Sunday, August 30, 2015

About the Advantage Die

I had the chance to review some comments about the Advantage Die used in and I wanted to share some thoughts about this specific mechanic. Somehow, this is also connected with the Spirit counter mechanics.
In a few words: the Advantage Die is incremented during the game by some successful moves (usually on a 10+, sometimes on a 7-9), and the same happens to Spirit (increased by certain moves on 10+ or 7-9). Both are “good” for the characters when they have high values: the Advantage Die can be used to replace any die that rolled low, and Spirit can become problematic especially if getting to a negative score.
Both of them are somehow a measure of how well things are going for the given character.

Now, in terms of design, an epic RPG telling the story of a group of heroes, would reverse this mechanic.
If we’re aiming for powerful characters — with solid chances of defeating any type of opponent and with some sort of “balancing” power against unfavorable twists in the story — then I’d say give +1 to the Advantage Die on a 6-, and give +1 to Spirit when the character suffers some setback (bad outcomes) in certain moves.
This would basically create a mechanical counterbalance for failure.
The reward for success (let’s say 10+) would be the fictional result of the success itself, while the consolation prize for a 6- would be a +1 to the Advantage Die - that would allow the player perhaps later on to break out from a series of bad rolls by using indeed a high Advantage Die.
This is all nice and cool.
Actually, if anyone wants to give it a try, please do! and let us know how it went.

But City of Judas is something different. It aims to create a different fiction.
It gives certain rewards (i.e. the +1 to the Advantage Die or to Spirit) as additional prize for certain successes, inline with the spirit of each playbook. It does so to make certain actions, certain successes, to bear even more weight in fiction — so that we see the ripple-effect of these positive consequences even later on.
When players roll a 6-, on the other hand, City of Judas can be quite harsh. In combat, and in general when it comes to harm, City of Judas can be deadly. Should be deadly.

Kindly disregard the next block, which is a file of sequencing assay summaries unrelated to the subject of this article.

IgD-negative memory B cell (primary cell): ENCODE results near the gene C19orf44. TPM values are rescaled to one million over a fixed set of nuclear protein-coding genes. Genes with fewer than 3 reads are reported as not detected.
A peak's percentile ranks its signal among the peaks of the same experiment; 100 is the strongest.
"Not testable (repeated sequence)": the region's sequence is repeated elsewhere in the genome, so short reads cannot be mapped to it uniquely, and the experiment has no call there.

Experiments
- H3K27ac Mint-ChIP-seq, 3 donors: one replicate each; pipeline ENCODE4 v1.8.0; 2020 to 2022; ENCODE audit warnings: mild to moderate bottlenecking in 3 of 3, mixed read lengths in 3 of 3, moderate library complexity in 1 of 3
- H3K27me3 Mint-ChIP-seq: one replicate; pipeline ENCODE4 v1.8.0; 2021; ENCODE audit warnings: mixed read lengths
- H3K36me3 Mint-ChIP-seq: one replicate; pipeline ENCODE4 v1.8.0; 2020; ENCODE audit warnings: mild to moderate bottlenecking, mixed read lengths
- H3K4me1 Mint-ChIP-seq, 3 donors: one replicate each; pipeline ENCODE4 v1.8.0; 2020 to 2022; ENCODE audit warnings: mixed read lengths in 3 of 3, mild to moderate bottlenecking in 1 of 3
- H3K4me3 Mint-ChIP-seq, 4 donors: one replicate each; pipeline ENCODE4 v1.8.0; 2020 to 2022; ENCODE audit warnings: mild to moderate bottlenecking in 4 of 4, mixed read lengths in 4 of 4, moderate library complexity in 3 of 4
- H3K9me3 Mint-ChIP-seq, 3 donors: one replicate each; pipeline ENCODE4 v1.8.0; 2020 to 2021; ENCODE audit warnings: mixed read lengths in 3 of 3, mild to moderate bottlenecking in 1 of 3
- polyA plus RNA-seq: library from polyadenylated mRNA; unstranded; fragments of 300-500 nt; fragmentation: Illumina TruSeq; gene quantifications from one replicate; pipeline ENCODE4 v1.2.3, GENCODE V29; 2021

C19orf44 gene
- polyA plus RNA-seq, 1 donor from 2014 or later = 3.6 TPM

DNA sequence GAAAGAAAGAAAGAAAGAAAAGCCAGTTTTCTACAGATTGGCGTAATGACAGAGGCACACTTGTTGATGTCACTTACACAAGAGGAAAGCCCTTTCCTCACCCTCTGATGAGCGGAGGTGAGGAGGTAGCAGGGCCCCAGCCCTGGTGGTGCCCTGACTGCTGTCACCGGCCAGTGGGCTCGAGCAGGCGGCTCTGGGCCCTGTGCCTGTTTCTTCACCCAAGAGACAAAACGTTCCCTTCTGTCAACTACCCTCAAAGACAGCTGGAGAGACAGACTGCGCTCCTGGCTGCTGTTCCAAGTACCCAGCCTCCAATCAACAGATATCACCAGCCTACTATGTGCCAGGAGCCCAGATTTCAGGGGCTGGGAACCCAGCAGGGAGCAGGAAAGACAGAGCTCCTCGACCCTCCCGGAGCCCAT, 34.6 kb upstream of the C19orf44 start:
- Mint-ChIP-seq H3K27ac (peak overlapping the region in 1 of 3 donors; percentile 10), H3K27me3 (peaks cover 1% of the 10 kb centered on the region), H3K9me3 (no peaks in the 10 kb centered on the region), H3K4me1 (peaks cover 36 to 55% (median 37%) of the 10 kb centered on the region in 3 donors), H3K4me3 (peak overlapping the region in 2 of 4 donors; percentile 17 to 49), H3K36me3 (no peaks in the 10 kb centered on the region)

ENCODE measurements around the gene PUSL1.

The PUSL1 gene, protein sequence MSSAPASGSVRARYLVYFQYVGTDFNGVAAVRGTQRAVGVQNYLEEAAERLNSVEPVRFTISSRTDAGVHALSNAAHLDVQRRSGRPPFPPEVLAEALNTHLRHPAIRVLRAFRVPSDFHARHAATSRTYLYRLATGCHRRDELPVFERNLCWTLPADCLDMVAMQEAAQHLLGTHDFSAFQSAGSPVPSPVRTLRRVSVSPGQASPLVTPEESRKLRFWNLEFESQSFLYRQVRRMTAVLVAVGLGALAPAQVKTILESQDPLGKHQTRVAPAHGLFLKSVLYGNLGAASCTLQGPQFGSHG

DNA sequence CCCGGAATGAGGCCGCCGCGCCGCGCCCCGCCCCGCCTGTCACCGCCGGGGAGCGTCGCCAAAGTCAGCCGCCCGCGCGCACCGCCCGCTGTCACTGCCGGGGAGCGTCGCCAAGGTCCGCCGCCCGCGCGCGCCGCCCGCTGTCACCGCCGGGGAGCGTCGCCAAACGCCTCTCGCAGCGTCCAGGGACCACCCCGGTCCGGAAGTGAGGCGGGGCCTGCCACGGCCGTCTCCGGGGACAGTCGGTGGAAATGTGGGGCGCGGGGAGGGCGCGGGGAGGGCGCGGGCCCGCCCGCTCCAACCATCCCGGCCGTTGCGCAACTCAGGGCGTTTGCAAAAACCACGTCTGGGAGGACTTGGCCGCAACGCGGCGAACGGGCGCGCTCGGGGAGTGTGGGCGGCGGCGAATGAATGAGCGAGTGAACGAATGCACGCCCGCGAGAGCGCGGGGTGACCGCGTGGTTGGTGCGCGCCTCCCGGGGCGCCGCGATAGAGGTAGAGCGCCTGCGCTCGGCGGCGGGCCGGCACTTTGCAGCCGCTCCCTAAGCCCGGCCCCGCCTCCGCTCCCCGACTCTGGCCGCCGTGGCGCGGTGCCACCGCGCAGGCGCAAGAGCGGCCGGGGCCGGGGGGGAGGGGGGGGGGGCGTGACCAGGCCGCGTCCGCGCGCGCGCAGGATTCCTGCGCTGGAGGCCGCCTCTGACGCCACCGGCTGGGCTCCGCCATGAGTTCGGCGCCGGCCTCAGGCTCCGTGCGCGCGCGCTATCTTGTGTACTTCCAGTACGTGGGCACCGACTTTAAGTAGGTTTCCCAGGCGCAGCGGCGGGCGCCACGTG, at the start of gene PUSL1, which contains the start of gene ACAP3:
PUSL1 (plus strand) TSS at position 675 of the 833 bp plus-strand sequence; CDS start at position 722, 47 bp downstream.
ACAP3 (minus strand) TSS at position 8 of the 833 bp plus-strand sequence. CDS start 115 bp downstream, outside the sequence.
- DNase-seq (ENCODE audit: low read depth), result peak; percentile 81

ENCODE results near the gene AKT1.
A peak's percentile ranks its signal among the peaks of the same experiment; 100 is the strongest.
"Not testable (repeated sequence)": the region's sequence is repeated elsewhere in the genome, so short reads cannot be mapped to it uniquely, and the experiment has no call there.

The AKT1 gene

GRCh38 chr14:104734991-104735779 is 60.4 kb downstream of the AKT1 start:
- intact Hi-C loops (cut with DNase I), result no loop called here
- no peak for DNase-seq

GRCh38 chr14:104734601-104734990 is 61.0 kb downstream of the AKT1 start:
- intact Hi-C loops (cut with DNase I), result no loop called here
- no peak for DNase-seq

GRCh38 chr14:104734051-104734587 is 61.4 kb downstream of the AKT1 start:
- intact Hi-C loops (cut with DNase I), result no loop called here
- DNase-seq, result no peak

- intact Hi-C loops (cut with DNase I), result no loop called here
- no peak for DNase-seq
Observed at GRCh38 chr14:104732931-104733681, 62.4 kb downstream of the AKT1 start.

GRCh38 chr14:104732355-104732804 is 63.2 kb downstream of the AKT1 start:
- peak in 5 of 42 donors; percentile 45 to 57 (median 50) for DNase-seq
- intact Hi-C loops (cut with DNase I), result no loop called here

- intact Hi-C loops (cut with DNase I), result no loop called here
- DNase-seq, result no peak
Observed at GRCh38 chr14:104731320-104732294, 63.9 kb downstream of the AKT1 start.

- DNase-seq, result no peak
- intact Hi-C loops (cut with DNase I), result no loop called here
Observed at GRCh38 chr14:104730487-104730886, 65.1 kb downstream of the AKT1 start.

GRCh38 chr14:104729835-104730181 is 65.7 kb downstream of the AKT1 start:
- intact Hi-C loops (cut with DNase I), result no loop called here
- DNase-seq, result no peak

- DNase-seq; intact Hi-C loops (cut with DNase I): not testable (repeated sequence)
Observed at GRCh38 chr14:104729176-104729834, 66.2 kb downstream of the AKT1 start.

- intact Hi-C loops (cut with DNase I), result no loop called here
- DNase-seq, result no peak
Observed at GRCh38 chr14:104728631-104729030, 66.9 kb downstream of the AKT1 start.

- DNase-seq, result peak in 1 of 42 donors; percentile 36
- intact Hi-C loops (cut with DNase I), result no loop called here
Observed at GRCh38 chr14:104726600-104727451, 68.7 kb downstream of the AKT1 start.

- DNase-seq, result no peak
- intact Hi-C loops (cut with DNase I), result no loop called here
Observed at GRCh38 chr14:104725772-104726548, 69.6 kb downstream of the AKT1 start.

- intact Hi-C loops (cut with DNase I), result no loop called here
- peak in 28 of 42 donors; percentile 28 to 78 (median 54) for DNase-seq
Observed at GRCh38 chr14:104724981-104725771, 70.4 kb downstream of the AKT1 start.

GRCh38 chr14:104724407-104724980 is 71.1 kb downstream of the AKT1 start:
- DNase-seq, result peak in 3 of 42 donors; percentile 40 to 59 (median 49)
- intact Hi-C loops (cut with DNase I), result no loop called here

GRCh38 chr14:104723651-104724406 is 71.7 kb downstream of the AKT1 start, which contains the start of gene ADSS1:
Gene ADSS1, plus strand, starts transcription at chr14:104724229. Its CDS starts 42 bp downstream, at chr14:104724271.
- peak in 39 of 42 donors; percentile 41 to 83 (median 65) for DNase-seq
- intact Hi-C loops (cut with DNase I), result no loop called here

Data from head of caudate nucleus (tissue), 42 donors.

A single 6- won’t kill a character, but a few of them, against a powerful opponent, would do it. This is by design.

I think you can see now why — since I wanted to depict a harsh and dark-fantasy world — there is no “consolation prize” for failure. The prize of failure has to paid by the character, and the rules offer no compensation for it.

You can go ahead and comment on the original G+ post here.

Wednesday, July 15, 2015

About the Setting in City of Judas

Again about the design process of City of Judas. I’d love to hear your opinions – as fellow game designers and as players as well.

This time it’s all about the Setting - the crusades, the medieval times, and why the Middle East…

Previous articles about the game design:
intro and inspiration
starting to design the game
playbooks, counters, and moves
about the number of moves, and about accepting good advice

The Setting
When I released the first beta (or actually, alpha) of the game, it already had a very precise setting: the characters are mercenaries, and they start in the area of Jerusalem, in a setting that is a mix of real historical events (such as the crusades) and imaginary ones (the most prominent being the cult of Judas).
What I wanted to achieve was a setting that would stand out as clearly different from the dark “European” fantasy setting that most of the games have. This choice required some sacrifices: there is no Empire, there are no Fantasy Kingdoms with their wars and their nobility, for example, but here the characters are somehow part of an invading force, or anyway forced to cope with a mix of war and politics where it’s very hard to determine who to side with…
There is no space for a dark and cold forest with ogres or goblins - but there are demons, many of them; they’re at work in the dark, influencing the politics of men in power and trying to exploit the weaknesses of the various religious cults. And there are other monsters like Carnivorous Elephants, Sand-worms, Scorpion-men or Horned Wild-cats (for all of those I took some inspiration from the ancient persian and arab monsters).

I felt that the setting had a great potential: both for its intrinsic value and for the simple fact that it is different than others.
The temptation to recycle a more common stereotype was strong (and I guess City of Judas could be also played in such setting with a very minimal adaptation, if you feel inclined to do so). I was actually working on a different system with such traditional setting. But judging by the feedback I received, the choice of the holy land and the crusades was a winner.